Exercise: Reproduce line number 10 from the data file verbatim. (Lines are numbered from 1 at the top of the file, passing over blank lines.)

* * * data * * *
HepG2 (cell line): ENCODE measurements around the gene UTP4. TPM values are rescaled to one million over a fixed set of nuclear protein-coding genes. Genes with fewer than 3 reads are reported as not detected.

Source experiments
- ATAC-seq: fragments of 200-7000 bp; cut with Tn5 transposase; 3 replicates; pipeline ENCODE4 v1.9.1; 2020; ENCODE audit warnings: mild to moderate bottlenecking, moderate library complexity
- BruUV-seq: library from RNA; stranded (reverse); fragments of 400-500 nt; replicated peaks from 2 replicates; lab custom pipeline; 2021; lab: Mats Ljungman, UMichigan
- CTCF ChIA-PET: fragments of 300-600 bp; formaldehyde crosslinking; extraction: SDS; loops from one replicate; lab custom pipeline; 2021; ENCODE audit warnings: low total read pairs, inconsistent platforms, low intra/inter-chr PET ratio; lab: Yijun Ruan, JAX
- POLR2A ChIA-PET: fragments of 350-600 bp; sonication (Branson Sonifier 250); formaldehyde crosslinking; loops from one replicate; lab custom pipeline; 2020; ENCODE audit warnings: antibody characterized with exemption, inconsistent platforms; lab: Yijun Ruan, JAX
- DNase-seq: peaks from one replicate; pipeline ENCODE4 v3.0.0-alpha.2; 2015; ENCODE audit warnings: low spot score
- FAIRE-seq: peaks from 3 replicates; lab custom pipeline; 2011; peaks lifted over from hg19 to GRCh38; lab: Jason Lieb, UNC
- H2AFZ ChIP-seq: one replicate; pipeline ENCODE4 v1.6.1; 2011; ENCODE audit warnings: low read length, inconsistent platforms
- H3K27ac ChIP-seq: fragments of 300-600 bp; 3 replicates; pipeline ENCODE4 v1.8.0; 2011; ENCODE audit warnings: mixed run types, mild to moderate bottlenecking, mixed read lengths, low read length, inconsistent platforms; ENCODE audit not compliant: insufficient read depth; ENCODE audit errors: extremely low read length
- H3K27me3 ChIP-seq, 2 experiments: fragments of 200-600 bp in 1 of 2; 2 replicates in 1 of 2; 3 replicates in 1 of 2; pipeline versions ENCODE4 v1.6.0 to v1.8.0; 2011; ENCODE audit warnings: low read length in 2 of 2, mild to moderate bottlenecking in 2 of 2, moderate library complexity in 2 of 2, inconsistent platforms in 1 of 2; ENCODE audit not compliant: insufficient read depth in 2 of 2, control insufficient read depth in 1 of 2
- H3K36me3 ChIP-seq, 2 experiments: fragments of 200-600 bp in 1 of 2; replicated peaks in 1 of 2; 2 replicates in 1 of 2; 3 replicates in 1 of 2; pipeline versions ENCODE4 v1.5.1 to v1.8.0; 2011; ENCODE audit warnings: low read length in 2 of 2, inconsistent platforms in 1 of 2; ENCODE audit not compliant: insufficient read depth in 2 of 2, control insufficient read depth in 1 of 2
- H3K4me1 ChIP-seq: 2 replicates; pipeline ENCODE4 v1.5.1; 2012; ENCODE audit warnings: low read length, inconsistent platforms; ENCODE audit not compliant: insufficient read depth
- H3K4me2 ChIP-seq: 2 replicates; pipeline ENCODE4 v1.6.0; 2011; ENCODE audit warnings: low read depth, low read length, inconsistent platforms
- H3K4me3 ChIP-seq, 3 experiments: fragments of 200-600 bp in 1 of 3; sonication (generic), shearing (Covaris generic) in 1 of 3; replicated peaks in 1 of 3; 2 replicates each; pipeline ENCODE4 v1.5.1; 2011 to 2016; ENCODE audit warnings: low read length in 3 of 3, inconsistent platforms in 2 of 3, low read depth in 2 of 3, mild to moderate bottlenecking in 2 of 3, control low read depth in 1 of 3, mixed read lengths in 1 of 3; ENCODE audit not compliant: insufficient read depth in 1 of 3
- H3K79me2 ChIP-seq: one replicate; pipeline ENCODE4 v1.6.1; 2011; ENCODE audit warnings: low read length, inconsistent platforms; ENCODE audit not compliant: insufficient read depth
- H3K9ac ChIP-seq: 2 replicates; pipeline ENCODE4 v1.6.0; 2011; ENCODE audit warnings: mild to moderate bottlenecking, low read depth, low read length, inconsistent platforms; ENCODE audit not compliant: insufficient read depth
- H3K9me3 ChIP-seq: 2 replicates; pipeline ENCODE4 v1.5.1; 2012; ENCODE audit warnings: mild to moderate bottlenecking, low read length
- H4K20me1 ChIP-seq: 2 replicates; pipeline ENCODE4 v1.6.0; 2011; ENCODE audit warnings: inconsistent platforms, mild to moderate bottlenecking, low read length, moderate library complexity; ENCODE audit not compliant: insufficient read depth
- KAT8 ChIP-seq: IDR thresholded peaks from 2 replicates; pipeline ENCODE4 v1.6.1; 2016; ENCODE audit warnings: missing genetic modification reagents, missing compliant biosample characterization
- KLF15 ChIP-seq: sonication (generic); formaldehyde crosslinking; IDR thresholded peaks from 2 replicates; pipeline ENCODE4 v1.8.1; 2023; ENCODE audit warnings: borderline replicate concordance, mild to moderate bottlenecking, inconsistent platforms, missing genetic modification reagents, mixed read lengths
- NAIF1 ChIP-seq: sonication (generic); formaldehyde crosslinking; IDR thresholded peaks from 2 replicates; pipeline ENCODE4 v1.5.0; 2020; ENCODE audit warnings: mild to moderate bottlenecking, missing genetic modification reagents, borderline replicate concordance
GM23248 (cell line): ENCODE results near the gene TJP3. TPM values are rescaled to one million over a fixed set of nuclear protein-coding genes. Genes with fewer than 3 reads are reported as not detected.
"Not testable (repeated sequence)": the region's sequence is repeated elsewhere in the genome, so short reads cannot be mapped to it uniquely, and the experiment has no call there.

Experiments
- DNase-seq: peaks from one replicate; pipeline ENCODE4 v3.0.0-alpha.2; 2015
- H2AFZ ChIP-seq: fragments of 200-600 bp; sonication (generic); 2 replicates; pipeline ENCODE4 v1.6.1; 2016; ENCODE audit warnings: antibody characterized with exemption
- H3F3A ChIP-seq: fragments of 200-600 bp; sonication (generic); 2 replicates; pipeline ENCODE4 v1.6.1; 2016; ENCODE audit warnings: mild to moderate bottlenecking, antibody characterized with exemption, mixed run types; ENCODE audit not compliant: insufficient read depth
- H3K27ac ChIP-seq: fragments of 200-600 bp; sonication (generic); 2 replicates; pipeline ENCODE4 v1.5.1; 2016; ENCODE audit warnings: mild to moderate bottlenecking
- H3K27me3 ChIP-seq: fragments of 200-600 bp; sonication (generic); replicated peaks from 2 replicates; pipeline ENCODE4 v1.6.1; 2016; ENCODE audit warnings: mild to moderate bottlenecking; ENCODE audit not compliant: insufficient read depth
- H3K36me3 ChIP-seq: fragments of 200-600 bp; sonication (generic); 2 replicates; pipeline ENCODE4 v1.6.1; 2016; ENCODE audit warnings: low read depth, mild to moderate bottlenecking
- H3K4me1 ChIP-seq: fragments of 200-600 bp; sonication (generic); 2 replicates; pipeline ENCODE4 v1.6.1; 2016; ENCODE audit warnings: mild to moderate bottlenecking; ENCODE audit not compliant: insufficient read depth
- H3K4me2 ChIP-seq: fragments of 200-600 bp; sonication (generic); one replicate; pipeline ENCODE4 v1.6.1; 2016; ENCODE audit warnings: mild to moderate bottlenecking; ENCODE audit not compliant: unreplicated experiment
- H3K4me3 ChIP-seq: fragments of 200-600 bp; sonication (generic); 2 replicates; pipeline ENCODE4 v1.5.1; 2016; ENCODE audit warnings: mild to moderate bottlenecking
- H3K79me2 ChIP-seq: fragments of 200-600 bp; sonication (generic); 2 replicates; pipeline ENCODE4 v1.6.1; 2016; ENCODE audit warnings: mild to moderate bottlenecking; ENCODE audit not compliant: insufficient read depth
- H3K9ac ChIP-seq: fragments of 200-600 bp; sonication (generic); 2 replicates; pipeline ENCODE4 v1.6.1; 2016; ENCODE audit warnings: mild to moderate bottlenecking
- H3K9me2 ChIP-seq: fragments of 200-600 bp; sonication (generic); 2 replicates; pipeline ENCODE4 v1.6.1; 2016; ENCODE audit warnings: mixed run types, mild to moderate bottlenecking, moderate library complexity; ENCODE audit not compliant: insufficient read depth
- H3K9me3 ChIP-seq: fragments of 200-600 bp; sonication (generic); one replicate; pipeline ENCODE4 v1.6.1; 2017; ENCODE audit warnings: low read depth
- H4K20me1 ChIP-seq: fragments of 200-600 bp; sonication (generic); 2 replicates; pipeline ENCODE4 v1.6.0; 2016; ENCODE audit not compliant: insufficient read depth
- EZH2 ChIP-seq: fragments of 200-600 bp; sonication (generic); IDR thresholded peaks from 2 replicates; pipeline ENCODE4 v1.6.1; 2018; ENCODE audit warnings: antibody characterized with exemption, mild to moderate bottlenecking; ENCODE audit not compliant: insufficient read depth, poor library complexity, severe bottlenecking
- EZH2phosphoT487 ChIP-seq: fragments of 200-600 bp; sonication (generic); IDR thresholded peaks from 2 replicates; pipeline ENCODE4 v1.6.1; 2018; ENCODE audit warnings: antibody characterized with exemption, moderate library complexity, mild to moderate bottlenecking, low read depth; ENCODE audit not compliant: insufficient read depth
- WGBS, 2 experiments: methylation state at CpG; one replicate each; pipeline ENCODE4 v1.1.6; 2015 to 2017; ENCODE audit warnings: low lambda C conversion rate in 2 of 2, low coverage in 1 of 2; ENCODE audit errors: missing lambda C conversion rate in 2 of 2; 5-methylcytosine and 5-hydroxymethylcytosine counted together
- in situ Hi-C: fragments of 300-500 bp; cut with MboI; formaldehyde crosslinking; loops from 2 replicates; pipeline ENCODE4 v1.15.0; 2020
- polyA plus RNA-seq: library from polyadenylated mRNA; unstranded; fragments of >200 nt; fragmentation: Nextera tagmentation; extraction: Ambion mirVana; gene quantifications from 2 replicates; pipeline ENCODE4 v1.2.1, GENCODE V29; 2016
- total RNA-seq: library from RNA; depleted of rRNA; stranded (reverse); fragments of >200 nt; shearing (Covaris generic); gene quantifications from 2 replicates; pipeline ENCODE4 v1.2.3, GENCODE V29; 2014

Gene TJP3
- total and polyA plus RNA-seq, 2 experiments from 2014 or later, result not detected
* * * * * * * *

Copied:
- H3K27ac ChIP-seq: fragments of 300-600 bp; 3 replicates; pipeline ENCODE4 v1.8.0; 2011; ENCODE audit warnings: mixed run types, mild to moderate bottlenecking, mixed read lengths, low read length, inconsistent platforms; ENCODE audit not compliant: insufficient read depth; ENCODE audit errors: extremely low read length